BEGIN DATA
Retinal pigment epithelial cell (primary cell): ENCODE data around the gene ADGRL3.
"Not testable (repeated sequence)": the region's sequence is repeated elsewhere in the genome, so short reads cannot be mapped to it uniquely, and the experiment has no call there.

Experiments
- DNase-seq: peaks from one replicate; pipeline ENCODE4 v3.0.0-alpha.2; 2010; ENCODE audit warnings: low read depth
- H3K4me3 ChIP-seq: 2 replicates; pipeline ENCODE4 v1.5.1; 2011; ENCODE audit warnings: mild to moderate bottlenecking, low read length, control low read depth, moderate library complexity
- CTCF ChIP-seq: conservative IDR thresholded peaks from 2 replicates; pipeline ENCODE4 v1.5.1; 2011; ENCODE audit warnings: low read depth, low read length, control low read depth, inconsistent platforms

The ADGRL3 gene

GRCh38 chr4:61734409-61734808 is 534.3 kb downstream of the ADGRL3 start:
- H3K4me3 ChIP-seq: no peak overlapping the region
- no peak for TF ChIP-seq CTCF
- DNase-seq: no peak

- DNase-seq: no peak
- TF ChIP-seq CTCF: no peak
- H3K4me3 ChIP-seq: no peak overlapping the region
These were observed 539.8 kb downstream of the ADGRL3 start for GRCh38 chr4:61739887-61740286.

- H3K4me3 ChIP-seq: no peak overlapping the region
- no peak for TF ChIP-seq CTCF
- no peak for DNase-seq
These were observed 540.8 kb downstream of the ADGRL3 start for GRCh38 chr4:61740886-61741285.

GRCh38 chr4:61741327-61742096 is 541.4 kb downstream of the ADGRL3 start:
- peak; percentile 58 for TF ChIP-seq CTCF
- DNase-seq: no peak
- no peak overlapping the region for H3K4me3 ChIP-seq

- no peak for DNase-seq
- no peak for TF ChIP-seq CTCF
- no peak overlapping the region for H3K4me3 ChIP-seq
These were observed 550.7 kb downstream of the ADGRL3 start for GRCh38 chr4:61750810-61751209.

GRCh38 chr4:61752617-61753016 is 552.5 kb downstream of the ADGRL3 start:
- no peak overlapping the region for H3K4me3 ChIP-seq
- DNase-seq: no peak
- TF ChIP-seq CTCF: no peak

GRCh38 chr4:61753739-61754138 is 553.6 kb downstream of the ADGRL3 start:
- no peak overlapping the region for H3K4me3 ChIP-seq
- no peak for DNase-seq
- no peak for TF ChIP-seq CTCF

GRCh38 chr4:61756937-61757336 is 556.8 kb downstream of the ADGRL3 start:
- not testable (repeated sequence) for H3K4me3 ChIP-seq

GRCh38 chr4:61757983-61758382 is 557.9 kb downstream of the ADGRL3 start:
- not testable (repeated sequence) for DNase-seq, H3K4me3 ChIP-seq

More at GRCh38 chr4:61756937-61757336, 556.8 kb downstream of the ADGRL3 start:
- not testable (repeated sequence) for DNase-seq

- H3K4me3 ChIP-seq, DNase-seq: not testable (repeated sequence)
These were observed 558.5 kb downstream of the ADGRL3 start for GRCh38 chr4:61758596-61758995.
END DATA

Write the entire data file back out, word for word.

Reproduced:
Retinal pigment epithelial cell (primary cell): ENCODE data around the gene ADGRL3.
"Not testable (repeated sequence)": the region's sequence is repeated elsewhere in the genome, so short reads cannot be mapped to it uniquely, and the experiment has no call there.

Experiments
- DNase-seq: peaks from one replicate; pipeline ENCODE4 v3.0.0-alpha.2; 2010; ENCODE audit warnings: low read depth
- H3K4me3 ChIP-seq: 2 replicates; pipeline ENCODE4 v1.5.1; 2011; ENCODE audit warnings: mild to moderate bottlenecking, low read length, control low read depth, moderate library complexity
- CTCF ChIP-seq: conservative IDR thresholded peaks from 2 replicates; pipeline ENCODE4 v1.5.1; 2011; ENCODE audit warnings: low read depth, low read length, control low read depth, inconsistent platforms

The ADGRL3 gene

GRCh38 chr4:61734409-61734808 is 534.3 kb downstream of the ADGRL3 start:
- H3K4me3 ChIP-seq: no peak overlapping the region
- no peak for TF ChIP-seq CTCF
- DNase-seq: no peak

- DNase-seq: no peak
- TF ChIP-seq CTCF: no peak
- H3K4me3 ChIP-seq: no peak overlapping the region
These were observed 539.8 kb downstream of the ADGRL3 start for GRCh38 chr4:61739887-61740286.

- H3K4me3 ChIP-seq: no peak overlapping the region
- no peak for TF ChIP-seq CTCF
- no peak for DNase-seq
These were observed 540.8 kb downstream of the ADGRL3 start for GRCh38 chr4:61740886-61741285.

GRCh38 chr4:61741327-61742096 is 541.4 kb downstream of the ADGRL3 start:
- peak; percentile 58 for TF ChIP-seq CTCF
- DNase-seq: no peak
- no peak overlapping the region for H3K4me3 ChIP-seq

- no peak for DNase-seq
- no peak for TF ChIP-seq CTCF
- no peak overlapping the region for H3K4me3 ChIP-seq
These were observed 550.7 kb downstream of the ADGRL3 start for GRCh38 chr4:61750810-61751209.

GRCh38 chr4:61752617-61753016 is 552.5 kb downstream of the ADGRL3 start:
- no peak overlapping the region for H3K4me3 ChIP-seq
- DNase-seq: no peak
- TF ChIP-seq CTCF: no peak

GRCh38 chr4:61753739-61754138 is 553.6 kb downstream of the ADGRL3 start:
- no peak overlapping the region for H3K4me3 ChIP-seq
- no peak for DNase-seq
- no peak for TF ChIP-seq CTCF

GRCh38 chr4:61756937-61757336 is 556.8 kb downstream of the ADGRL3 start:
- not testable (repeated sequence) for H3K4me3 ChIP-seq

GRCh38 chr4:61757983-61758382 is 557.9 kb downstream of the ADGRL3 start:
- not testable (repeated sequence) for DNase-seq, H3K4me3 ChIP-seq

More at GRCh38 chr4:61756937-61757336, 556.8 kb downstream of the ADGRL3 start:
- not testable (repeated sequence) for DNase-seq

- H3K4me3 ChIP-seq, DNase-seq: not testable (repeated sequence)
These were observed 558.5 kb downstream of the ADGRL3 start for GRCh38 chr4:61758596-61758995.